|Chapter 4||High Seas Adventures||77|
|Chapter 5||Training Days at Coronado||98|
|Chapter 6||Trial by Desert||117|
|Chapter 9||Up the Rivers||188|
|Chapter 10||Death in the Delta||209|
|Chapter 11||Braving the Bo De River||231|
|Chapter 12||Taking Command of PCF-94||254|
|Chapter 13||The Medals||281|
|Chapter 14||The Homecoming||319|
|Chapter 15||The Winter Soldier||346|
|Chapter 16||Enemy Number One||378|
|Chapter 17||Duty Continued||412|
|Epilogue: September 2, 2003 (Charleston, South Carolina)||435|
An Interview with Douglas Brinkley
Barnes & Noble.com: What made you want to write this book about John Kerry? When you began it, did you think that Kerry could win the Democratic presidential nomination?
Douglas Brinkley: People assume I had some kind of wisdom about Kerry's ascendancy, but I actually started this book several years ago. I wanted to do a project about United States senators who were Vietnam veterans. Kerry had never written about his experiences, and I saw him as a perfect vehicle for telling a coming-of-age story through his combat experience in the Mekong Delta and his leadership in the antiwar movement. I originally planned to do only an article on Kerry and then found he kept voluminous war diaries -- this was back in 2002, and he had not formally announced he would run for the presidency. His was a great story to tell, and I then decided it would make a good book.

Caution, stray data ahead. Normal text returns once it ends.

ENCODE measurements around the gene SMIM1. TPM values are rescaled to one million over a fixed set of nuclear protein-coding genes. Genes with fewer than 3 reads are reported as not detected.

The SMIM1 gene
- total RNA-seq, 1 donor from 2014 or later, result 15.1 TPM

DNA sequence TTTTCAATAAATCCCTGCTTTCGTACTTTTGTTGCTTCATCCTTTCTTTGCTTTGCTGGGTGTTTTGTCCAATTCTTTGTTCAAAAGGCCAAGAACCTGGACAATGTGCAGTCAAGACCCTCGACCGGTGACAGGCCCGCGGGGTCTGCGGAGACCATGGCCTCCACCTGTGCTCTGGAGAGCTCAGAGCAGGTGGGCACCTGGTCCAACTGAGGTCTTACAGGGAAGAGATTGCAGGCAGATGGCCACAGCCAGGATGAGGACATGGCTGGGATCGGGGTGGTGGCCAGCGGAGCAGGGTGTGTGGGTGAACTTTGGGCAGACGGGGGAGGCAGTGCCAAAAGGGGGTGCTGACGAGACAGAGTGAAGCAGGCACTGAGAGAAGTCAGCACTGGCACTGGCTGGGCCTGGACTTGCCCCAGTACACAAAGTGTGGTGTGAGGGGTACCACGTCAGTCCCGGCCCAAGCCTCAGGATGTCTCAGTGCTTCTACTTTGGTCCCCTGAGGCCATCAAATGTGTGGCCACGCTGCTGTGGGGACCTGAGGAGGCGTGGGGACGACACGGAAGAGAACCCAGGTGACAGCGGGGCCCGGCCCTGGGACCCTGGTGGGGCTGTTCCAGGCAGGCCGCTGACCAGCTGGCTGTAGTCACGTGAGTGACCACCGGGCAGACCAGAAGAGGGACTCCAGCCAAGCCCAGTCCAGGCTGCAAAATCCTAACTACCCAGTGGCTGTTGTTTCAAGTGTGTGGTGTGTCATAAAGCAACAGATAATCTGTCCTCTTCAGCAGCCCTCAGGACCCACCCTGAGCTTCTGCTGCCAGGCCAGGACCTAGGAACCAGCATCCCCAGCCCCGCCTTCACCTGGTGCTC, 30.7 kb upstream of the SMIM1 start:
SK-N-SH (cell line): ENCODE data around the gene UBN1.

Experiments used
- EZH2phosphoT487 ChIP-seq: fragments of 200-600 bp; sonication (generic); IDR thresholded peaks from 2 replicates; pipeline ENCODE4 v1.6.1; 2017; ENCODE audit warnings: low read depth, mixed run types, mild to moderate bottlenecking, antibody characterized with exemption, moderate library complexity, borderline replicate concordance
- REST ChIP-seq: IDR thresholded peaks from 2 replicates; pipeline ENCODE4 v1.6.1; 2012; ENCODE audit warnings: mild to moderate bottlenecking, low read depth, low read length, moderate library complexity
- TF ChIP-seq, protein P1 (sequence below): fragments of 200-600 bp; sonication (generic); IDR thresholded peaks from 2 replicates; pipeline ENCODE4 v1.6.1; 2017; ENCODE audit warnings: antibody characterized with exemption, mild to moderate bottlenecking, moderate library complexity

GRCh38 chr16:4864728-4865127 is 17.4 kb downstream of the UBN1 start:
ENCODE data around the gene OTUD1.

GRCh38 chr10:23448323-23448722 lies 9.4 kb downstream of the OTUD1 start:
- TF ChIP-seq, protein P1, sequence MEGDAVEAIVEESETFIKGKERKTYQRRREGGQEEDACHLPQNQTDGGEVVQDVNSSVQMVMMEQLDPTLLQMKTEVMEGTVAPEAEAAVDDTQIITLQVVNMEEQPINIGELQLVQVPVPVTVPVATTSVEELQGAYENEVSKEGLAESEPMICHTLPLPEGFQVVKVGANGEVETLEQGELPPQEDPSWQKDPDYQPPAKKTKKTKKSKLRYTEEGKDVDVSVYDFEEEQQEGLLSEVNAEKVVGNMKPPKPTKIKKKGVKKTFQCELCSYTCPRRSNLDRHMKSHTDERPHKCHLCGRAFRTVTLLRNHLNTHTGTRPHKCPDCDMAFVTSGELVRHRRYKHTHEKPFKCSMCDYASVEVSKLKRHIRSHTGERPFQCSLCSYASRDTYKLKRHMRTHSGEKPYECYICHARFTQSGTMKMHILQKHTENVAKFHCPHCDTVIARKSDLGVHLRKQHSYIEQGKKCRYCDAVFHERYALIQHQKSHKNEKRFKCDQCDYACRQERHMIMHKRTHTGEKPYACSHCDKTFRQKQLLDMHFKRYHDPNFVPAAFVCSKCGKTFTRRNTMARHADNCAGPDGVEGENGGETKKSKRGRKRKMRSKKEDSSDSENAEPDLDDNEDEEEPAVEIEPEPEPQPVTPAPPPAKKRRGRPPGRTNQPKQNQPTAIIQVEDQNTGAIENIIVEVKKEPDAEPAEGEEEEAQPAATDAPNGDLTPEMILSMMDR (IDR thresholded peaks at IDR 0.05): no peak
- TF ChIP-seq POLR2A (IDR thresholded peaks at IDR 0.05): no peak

B&N.com: Did Kerry's upbringing affect his decision to enlist to fight in Vietnam, rather than seeking a draft deferment?
DB: His father, Richard, was a test pilot during World War II. He flew planes at very high altitudes and contracted tuberculosis. His father always wanted to serve his country. But because of his tubercular condition, he moved into the Foreign Service. Richard Kerry believed very strongly that communism had to be defeated. But he was opposed to the Vietnam War since he thought it was the wrong war in the wrong place at the wrong time. Still, in 1966, when John Kerry graduated from Yale, there was no thought that he would not serve or would try to seek a deferment instead or an seek easy billet in the National Guard.
B&N.com: How did Kerry come to oppose the war?
DB: In Kerry's diaries, letters, and journals you can see how anguished he was about the absurdity and immorality of trying to win over the hearts and minds of the Vietnamese people. He didn't agree with burning their villages in "order to save them" and wrote his mother and father that he was "an uncommitted soldier." When he returned to the United States in March 1969 after winning three Purple Hearts, he continued as a U.S. naval officer and served as an admiral's aide, all the while looking for a way to get out of uniform and take to the streets to add his voice to the antiwar movement. That opportunity came in January 1970, when he was able to leave the Navy, and he became the spokesman for Vietnam Veterans Against the War.